Author: Shelley Abbott, Fair to Nature Facilitator
This June the RSPB agriculture team attended the Groundswell regenerative agriculture show and conference, held in Hertfordshire, UK. It’s the 6th year of this show and the second time we’ve attended and it’s grown in just that one year! Over 5,000 people attended this year’s show and it not only attracts farmers but also policy makers and influencers, as well as lovers of sustainable food. At its heart though, Groundswell is a farmer led show for farmers, exploring the ways of working with nature to grow food in a sustainable way, and that includes being profitable.
The event was founded by the Cherry family on their mixed farm in Hertfordshire and was born out of frustration at the lack of agricultural events that talked about soil health. The family farm went down the route of no-till in 2010 to improve the soil so the events that focussed on tillage were no longer applicable. At the exit to the carparking field stands an up-ended plough, signifying the journey from the days where ploughing the land to prepare for the next crop was common-place to nowadays where minimum tillage (min-till) or no tillage (no-till) are becoming the norm. We know more now about the biology of soil, the ecosystems that thrive within it, the carbon that can be locked up by those ecosystems and the significant benefits that healthy soil an bring to the crops that grow in it.
The theme of our stand at Groundswell this year was ‘Nature supporting farmers’, focussing on beneficial invertebrates, soil health and resilience, and nature underpinning food production. Pollinators and soil health are key to a farm’s success and our message was to strengthen farmers’ understanding of the various ways of working with nature on their farms to ensure the best outcomes for themselves and the environment.
The stand featured the main projects that the team is working on. The Farm Wildlife 6 key elements* reinforce much of the work of the RSPB agriculture team. If parts of all 6 elements are present on a farm, there is a good chance that farmland biodiversity will thrive there. Being based on these 6 key elements, the Fair to Nature Standard is a way of certifying the work for biodiversity and demonstrating nature-friendly farming to customers. Hope Farm is our own example of practising what we preach, embracing the 6 key elements, being a member of Fair to Nature and trialling ways of working with nature to achieve the desired outcomes. The Volunteer Monitoring of Farm Wildlife project is helping farmers to monitor the impacts of their nature-friendly farming by matching them up with trained volunteers who carry out bird, bumblebee, butterfly and pollinator surveys.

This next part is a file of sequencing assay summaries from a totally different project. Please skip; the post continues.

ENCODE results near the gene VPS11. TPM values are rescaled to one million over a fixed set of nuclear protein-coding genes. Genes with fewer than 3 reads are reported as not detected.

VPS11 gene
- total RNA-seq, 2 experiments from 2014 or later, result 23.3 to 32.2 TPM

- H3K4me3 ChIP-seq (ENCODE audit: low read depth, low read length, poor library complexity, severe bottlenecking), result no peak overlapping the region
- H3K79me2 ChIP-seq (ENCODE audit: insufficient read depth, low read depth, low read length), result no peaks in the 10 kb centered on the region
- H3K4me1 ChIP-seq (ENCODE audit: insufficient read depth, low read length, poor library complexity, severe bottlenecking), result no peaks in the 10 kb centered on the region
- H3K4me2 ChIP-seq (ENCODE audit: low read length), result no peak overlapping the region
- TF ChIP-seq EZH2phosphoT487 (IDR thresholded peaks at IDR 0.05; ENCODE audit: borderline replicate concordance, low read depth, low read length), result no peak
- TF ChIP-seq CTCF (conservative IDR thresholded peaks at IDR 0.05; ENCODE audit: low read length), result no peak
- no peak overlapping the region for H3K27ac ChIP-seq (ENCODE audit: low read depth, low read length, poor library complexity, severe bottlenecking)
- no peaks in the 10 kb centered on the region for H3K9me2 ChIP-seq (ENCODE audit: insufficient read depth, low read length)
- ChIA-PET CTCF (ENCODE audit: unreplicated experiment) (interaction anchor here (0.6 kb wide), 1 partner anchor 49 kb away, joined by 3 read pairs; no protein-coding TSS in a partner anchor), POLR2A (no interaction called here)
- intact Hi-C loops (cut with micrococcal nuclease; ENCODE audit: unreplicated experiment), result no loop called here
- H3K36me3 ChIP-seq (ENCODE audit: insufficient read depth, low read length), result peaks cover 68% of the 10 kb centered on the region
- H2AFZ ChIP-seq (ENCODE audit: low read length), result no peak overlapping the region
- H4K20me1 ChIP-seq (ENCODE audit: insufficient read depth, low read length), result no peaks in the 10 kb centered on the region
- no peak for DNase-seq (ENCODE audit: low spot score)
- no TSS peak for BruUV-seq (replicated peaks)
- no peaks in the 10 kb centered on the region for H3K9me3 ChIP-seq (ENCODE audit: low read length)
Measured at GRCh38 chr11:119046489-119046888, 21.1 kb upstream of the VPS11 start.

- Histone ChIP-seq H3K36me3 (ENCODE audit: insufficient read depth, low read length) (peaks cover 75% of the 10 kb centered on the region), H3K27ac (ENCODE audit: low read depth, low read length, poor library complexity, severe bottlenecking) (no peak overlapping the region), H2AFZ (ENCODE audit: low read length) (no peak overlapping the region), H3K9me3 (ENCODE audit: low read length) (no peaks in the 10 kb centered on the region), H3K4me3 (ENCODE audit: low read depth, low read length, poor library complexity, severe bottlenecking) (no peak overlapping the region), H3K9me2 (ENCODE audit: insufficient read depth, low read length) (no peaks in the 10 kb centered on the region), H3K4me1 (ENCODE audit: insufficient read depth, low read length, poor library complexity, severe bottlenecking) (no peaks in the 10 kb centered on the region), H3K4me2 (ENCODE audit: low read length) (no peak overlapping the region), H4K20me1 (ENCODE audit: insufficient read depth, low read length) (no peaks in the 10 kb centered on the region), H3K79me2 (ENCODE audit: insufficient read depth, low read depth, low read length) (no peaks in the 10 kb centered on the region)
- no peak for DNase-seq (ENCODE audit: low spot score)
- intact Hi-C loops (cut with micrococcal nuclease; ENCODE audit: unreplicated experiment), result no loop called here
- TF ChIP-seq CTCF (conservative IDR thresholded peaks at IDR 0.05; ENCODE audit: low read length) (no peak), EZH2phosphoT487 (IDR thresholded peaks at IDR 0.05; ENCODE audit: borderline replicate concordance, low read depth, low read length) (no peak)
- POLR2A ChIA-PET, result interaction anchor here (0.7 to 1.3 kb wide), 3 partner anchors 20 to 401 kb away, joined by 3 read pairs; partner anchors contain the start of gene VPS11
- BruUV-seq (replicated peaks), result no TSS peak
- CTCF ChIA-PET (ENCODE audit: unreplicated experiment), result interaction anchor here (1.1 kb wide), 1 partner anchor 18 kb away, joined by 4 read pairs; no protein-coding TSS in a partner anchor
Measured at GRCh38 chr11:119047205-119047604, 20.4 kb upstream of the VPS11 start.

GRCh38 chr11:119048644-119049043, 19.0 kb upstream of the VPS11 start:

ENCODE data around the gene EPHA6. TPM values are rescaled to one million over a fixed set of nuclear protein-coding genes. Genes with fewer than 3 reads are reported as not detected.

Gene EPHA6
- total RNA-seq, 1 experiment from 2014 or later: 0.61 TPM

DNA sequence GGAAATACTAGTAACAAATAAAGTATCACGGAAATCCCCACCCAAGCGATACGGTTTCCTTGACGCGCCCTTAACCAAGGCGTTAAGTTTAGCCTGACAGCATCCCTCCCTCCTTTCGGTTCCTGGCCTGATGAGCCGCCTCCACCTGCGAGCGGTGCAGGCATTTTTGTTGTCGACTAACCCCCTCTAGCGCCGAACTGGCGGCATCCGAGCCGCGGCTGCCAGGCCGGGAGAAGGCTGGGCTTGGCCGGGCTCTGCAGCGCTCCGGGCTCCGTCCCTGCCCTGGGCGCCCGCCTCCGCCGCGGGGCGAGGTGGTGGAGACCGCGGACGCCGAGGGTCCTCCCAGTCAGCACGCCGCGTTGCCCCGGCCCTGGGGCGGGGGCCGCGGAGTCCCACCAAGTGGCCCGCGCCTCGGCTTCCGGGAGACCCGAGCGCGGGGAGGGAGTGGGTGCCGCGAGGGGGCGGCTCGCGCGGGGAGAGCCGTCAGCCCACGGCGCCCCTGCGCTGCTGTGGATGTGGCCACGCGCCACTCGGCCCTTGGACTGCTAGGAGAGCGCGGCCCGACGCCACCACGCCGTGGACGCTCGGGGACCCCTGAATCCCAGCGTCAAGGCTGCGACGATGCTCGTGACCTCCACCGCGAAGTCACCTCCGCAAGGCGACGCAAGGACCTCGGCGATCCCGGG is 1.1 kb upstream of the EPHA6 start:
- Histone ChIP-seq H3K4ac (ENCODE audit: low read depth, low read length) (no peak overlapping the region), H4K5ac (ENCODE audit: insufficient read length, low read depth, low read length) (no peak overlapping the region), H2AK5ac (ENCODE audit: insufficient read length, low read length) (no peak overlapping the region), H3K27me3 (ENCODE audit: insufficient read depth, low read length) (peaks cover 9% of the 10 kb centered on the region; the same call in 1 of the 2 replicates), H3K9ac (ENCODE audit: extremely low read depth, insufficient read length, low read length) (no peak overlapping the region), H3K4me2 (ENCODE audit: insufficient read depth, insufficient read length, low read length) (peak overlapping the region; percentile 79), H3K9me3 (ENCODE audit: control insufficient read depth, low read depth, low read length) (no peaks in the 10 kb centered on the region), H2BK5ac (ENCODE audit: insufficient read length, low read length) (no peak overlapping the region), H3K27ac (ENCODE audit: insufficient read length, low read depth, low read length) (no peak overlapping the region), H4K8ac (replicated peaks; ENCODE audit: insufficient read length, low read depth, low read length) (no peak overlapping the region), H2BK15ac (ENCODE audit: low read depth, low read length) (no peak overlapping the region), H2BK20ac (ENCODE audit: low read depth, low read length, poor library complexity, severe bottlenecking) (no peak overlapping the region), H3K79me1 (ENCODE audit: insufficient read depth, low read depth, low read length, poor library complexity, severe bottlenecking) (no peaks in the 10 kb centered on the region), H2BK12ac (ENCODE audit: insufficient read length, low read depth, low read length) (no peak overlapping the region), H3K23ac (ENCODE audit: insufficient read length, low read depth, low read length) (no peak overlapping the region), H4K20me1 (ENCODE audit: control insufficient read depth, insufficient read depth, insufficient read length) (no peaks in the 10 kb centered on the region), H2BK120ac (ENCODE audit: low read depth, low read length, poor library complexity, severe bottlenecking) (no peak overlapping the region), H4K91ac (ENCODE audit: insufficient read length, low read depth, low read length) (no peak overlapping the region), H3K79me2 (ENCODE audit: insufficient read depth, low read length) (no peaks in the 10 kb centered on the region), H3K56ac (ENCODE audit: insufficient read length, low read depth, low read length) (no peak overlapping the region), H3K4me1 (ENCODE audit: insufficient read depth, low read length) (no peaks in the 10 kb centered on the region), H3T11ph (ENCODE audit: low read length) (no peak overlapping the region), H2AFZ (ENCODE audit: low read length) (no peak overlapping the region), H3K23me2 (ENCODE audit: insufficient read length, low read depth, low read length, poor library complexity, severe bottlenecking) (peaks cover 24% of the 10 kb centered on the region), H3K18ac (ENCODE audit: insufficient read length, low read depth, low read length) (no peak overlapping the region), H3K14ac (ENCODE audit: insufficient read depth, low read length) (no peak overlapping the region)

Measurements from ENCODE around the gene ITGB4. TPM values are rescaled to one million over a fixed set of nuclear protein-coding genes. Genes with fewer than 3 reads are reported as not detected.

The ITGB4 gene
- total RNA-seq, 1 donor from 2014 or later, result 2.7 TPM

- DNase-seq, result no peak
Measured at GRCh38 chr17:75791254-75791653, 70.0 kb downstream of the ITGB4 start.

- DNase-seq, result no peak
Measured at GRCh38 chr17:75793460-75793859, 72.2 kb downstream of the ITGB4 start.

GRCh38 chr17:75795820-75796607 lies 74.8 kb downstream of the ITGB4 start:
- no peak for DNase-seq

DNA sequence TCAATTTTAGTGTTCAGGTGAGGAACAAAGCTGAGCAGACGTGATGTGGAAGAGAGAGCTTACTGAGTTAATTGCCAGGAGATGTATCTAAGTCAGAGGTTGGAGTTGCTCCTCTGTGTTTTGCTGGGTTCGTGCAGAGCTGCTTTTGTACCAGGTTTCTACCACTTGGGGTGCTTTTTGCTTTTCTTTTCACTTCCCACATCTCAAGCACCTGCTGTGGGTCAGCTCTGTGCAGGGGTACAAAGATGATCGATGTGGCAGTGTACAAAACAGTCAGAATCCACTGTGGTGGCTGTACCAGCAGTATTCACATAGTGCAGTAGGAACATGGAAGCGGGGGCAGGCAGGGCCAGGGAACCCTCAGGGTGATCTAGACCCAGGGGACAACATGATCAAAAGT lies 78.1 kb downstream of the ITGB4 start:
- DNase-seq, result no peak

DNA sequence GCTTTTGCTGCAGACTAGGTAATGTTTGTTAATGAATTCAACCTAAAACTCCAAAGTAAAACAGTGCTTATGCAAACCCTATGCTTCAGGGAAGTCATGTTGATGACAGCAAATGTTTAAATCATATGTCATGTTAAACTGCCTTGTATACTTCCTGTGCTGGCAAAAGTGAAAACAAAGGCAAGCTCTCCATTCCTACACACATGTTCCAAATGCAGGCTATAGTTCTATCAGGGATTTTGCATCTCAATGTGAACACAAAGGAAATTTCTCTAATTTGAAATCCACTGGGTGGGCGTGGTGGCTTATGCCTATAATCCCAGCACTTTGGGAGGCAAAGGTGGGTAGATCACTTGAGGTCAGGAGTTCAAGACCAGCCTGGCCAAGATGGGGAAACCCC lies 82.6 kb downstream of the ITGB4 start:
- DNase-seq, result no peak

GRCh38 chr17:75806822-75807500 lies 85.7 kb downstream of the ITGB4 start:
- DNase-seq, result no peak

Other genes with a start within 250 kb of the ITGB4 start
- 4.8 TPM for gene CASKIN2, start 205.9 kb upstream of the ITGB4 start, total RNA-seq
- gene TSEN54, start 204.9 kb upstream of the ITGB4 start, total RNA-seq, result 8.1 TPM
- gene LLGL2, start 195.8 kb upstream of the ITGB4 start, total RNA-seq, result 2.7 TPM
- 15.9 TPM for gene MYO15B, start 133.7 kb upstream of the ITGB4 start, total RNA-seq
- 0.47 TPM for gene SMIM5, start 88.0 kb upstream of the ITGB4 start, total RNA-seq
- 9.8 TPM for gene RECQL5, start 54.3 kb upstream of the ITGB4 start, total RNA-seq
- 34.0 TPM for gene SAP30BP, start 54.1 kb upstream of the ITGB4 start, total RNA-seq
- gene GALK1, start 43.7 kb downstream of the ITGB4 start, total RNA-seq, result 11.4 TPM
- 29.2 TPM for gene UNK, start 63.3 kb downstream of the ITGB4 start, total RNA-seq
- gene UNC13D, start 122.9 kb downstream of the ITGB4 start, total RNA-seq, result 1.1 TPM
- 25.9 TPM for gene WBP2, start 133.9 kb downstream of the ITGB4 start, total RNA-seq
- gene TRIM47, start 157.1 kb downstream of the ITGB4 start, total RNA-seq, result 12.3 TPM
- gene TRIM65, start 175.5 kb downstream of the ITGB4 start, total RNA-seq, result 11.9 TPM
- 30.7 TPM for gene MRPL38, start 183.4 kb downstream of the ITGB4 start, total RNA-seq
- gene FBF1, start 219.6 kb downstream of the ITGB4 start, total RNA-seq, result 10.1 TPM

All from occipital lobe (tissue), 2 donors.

Over the two days at Groundswell, Bex Cartwright, from the Bumblebee Conservation Trust, and RSPB Agricultural Advice Project Manager Catherine Jones, demonstrated how to carry out a UK Pollinator Monitoring Scheme FIT Count, a simple 10 minute monitoring of pollinating insects visiting certain flower types within a quadrat.
We were also signing visitors up to our Farming E-news, a quarterly newsletter showcasing the RSPB’s work in the agricultural sector.
As usual, our handy tractor cab guides to farmland birds proved popular with visitors seeking to find out what birds are visiting their farms and what habitats those birds favour.
We had a good number of visitors to our stand over the two days, lots of farmers but also other innovators in regenerative agriculture and policy influencers.
Those of us staffing the stand also got the opportunity to attend some of the 120+ talks and demonstrations that took place, including Dung Beetle safaris, the practicalities and benefits of cover crops, discussions on agroforestry, on climate friendly farming, on supply chain opportunities, on the National Food strategy one year on, on Nature Positive farming by 2030.
*The Farm Wildlife Partnership advocates that to help farmland wildlife the most, it is best to implement advice from these 6 key elements: existing habitats; field boundaries; wet features; flower-rich habitats; seed-rich habitats; and the farmed area.
All images are the property of Shelley Abbott and Fair to Nature.
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